INDIANAPOLIS, Ind.-- Controversy over Broad Ripple Park has both sides speaking out as the neighborhood plans to make room for development.
The Department of Metropolitan Development recently approved a proposal for Indy Parks to transfer land. That land isn’t being used now, but it could be home to a medical clinic, along with a new community center.
It also would mean the Indy Parks would make money off those businesses to keep the park open, but park visitors have questions.
We spoke with two men with two very different views on what should happen at the Broad Ripple Park.
“I love seeing the development, I think that’s necessary for it to grow,” said Tom McCain, the President of Friends of Broad Ripple Park.
However, resident David Dearing said, “That should be a last resort.”
McCain is for development. He says a doctor’s office or clinic built in the park, along with a new community center, is critical.
“We cannot improve our parks if we don’t come up with the money to do it,” said McCain, “Let alone sustain them.”
That’s why they’re looking for innovative funding like the medical clinic. However, Dearing disagrees.
“We have so little park land it doesn’t make sense to give up part of it up for commercial development,” said Dearing, “Try to sell the naming rights to the family center, before you give up part of the park.”
This photo shows the space that will be used for the new building. Right now, it’s empty. The trust for public land has a survey on the 100 largest cities and how they support their parks.
Indiana competes for last. That's a trend McCain says needs to end and it's why he’s pushing for development.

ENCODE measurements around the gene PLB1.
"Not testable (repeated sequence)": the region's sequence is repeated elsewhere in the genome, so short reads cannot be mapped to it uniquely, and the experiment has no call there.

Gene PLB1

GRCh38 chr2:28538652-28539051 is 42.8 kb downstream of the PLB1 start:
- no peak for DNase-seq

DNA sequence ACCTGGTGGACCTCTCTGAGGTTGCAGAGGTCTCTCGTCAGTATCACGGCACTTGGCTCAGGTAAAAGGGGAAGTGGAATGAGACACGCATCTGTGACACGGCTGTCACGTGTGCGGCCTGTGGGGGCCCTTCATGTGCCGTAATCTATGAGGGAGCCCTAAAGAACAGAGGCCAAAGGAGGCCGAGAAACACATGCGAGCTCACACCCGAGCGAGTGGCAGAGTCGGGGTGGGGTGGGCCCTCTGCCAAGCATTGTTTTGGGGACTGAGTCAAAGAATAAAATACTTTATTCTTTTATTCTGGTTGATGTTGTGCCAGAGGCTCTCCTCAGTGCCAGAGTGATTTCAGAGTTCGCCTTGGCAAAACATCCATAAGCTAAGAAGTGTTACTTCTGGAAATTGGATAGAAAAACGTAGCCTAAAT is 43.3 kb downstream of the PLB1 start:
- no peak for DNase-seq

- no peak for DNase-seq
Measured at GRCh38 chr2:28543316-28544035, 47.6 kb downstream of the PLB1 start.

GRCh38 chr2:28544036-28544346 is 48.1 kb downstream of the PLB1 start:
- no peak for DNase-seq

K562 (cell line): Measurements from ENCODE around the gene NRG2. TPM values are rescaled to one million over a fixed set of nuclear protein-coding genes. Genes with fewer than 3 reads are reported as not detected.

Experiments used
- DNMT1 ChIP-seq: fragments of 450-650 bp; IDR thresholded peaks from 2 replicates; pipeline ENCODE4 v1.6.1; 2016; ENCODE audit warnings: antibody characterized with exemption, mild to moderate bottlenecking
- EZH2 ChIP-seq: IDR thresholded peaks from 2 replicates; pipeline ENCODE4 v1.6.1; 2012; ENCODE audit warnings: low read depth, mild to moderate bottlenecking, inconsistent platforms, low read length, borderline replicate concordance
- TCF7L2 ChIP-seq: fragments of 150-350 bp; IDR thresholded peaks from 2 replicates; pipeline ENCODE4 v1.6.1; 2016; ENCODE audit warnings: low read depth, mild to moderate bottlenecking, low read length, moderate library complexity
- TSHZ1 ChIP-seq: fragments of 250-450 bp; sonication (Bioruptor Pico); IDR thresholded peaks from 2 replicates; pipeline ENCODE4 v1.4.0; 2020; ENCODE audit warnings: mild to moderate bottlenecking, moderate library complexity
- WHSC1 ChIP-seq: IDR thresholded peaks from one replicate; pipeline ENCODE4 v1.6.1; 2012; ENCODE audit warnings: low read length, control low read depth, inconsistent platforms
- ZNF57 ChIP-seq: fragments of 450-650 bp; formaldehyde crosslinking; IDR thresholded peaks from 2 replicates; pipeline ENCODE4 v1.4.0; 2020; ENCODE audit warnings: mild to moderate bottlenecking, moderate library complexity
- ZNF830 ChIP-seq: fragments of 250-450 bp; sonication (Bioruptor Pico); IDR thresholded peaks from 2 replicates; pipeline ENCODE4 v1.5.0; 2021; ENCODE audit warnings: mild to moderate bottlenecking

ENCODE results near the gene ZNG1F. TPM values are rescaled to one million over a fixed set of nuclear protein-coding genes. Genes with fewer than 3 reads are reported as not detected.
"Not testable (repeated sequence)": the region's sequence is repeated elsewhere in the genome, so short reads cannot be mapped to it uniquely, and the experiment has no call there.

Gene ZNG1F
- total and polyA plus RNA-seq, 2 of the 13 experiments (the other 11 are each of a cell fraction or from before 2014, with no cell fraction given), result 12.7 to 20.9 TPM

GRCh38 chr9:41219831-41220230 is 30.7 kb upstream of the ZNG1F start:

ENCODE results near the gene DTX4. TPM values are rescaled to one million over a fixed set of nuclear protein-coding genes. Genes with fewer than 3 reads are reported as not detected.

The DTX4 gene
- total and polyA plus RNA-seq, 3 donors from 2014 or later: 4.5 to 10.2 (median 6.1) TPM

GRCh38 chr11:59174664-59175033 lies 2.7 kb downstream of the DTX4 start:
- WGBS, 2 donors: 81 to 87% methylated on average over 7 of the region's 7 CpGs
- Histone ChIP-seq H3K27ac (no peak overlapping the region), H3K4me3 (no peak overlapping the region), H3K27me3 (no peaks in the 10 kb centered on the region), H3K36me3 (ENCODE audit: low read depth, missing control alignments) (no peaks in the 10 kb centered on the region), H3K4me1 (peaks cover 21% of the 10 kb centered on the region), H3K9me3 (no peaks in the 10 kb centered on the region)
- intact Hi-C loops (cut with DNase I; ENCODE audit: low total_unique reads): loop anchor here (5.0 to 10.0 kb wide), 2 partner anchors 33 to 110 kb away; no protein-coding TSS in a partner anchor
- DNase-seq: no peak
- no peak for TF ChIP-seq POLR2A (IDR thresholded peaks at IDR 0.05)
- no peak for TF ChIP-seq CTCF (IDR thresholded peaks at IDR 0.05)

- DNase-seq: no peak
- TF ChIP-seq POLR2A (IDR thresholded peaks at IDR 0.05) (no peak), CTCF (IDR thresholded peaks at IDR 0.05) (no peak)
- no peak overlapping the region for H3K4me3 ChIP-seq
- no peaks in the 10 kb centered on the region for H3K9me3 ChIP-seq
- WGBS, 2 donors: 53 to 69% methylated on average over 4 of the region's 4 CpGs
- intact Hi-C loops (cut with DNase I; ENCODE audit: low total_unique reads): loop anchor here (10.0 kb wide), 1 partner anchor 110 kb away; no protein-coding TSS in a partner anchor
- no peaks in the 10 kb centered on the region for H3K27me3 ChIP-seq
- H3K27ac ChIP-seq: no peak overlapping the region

“I have calculated how much of our property taxes and income tax go to provide the portion of city budget that goes to Indy Parks, and for my wife and I combined its about 63 cents per park, per year,” said McCain.
He wants others to jump on board.
“I hope you listen, I think it’s a good idea," he said.
Dearing, on the other hand, wants neighbors to keep fighting.
“Contact Indy Parks to tell them this is a bad idea to give up open space in the park,” said Dearing.
Indy Parks provided this statement regarding the development:
“Broad Ripple Park is a beloved community asset, and the Indy Parks Department is grateful for the hundreds of residents who voiced their opinions during the recent master planning process, helping to chart a 20-year vision for this facility.
As we explore opportunities to partner with a health care entity, we are committed to building upon the park's history, as well as increasing and improving park resources for residents and their families.”
As for the Broad Ripple Park pool, it will remain open for now. They are currently hiring for lifeguards and staff for the summer season. However, in the future, there are suggestions to turn it into a splash pad or indoor pool.
Click here to view Broad Ripple Park's master plan.